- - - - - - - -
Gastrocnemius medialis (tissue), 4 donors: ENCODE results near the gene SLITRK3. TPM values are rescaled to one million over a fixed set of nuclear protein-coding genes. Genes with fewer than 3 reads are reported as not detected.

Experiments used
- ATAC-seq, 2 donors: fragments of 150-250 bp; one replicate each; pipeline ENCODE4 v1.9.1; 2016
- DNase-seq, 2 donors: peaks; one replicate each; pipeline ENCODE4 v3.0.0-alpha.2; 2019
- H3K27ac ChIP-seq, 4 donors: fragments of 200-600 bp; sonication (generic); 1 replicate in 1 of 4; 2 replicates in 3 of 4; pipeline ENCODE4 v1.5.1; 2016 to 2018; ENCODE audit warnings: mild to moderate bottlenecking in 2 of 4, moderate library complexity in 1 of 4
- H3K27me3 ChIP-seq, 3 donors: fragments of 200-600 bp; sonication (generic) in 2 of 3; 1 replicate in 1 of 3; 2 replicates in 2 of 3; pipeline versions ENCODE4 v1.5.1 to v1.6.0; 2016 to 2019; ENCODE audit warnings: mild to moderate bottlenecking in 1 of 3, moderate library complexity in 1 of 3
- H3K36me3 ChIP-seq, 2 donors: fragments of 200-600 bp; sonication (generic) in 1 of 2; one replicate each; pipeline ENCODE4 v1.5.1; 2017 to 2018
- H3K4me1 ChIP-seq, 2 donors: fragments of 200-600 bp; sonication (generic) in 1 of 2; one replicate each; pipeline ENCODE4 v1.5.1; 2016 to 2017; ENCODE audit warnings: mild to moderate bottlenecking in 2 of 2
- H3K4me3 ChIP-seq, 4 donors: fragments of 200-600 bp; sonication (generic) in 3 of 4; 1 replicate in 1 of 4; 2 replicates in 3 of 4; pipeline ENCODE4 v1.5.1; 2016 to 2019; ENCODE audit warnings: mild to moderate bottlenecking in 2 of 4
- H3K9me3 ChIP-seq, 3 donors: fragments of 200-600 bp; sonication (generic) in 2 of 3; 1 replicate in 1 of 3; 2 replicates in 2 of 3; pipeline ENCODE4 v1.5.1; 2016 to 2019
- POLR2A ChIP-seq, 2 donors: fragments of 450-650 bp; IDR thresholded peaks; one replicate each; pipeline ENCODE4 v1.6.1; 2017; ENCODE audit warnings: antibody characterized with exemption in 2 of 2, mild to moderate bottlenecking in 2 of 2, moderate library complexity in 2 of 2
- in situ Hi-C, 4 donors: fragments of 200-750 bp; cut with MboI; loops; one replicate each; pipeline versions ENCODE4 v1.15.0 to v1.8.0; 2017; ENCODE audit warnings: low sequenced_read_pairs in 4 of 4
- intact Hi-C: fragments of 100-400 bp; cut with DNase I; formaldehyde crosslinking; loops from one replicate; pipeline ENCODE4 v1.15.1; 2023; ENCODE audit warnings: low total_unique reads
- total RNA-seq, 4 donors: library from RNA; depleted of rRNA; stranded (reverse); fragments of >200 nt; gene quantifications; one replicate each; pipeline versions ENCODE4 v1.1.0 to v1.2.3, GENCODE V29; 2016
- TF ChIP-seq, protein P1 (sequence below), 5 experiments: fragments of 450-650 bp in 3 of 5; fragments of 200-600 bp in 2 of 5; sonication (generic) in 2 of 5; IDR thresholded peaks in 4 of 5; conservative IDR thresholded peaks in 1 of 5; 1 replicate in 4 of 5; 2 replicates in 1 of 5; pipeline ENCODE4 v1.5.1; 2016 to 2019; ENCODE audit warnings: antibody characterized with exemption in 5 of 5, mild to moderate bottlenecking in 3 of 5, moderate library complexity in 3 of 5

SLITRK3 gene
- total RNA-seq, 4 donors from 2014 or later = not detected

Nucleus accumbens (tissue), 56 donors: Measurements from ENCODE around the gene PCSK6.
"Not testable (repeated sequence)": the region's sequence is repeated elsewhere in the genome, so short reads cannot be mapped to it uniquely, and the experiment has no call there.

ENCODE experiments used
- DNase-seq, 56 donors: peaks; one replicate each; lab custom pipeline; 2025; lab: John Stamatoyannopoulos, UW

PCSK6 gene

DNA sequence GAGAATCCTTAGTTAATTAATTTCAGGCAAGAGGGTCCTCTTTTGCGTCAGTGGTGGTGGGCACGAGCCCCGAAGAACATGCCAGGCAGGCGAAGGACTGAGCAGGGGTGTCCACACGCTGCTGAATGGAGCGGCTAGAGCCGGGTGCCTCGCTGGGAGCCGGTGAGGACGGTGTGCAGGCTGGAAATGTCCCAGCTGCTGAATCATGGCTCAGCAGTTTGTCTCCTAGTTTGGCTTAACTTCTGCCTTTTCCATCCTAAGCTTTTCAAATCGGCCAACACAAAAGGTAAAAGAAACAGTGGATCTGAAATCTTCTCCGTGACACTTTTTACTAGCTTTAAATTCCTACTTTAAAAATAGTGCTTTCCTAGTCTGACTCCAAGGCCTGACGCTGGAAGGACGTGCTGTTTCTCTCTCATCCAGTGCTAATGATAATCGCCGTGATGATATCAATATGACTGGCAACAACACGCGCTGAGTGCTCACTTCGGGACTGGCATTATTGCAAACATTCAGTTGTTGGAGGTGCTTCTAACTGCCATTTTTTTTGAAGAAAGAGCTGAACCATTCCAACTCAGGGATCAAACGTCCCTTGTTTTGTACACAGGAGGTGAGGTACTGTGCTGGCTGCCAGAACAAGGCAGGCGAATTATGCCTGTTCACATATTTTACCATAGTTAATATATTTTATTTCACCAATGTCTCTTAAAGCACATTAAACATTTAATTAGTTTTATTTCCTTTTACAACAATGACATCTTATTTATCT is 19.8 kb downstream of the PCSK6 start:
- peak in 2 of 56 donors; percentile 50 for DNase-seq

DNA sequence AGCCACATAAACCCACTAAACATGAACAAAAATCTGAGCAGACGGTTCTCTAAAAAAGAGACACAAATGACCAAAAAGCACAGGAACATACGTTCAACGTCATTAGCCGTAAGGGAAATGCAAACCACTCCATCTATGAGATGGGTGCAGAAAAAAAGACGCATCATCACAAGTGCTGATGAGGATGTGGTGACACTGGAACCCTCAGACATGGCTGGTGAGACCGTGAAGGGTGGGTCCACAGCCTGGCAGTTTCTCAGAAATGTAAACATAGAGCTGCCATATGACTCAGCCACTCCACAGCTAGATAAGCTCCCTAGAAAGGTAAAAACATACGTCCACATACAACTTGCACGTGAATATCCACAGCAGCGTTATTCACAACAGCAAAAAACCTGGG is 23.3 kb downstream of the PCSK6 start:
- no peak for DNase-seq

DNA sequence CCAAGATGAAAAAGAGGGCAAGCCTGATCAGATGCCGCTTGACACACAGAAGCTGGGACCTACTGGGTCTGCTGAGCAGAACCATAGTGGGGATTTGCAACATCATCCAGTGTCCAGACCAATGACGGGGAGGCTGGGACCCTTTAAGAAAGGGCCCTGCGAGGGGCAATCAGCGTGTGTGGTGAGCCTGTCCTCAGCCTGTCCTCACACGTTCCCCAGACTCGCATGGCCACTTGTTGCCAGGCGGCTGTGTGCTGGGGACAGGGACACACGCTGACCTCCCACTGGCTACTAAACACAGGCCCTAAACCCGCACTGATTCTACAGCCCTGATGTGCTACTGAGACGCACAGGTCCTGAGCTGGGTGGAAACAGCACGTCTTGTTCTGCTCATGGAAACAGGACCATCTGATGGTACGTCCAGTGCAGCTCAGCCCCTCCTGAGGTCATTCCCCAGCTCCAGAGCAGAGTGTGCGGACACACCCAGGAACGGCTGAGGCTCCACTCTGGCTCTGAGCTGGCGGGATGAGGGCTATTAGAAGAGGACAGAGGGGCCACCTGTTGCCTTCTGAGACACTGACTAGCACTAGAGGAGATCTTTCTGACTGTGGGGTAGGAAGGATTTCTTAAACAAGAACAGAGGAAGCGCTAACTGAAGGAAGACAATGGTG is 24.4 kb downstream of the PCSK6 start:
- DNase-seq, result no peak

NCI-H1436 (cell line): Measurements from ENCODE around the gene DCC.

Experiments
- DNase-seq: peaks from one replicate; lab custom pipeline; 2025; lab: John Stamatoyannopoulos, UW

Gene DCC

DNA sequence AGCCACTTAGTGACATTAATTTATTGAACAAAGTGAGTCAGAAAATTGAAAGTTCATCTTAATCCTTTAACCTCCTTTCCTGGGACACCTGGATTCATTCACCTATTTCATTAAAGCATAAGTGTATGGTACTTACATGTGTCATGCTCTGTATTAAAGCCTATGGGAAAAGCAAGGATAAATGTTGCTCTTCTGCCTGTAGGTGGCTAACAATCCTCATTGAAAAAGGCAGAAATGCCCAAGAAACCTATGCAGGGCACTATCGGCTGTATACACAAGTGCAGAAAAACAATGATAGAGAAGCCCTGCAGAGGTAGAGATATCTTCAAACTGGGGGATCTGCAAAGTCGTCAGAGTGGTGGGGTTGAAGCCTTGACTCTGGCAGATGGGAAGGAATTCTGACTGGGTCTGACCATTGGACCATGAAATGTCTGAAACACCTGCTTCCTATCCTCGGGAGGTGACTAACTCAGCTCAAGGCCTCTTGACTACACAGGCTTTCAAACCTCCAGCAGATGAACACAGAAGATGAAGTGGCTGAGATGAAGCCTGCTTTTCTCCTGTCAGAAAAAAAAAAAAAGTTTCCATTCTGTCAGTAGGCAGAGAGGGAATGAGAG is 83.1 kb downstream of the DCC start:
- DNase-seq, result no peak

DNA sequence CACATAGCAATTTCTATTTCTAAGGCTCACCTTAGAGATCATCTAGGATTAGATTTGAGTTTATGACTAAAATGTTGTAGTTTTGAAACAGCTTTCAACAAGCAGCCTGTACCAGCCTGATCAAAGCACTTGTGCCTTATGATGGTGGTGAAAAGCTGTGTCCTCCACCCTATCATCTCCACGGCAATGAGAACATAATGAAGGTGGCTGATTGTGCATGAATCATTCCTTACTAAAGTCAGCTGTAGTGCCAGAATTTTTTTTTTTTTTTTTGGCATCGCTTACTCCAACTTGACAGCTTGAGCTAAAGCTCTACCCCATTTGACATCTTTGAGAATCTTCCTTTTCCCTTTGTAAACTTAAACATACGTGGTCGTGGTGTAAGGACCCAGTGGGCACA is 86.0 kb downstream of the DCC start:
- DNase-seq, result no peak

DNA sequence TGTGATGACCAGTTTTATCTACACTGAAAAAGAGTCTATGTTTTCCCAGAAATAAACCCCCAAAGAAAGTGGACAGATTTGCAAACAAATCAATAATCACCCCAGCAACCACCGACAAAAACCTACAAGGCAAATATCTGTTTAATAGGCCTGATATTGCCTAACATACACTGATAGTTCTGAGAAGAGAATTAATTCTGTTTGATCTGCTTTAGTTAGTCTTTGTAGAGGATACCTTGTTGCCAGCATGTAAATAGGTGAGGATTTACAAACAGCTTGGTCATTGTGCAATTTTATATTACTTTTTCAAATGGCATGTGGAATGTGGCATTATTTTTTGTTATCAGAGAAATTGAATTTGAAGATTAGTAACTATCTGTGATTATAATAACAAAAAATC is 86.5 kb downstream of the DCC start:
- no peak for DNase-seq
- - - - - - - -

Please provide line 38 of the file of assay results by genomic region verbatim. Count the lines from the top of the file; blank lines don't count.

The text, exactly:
- no peak for DNase-seq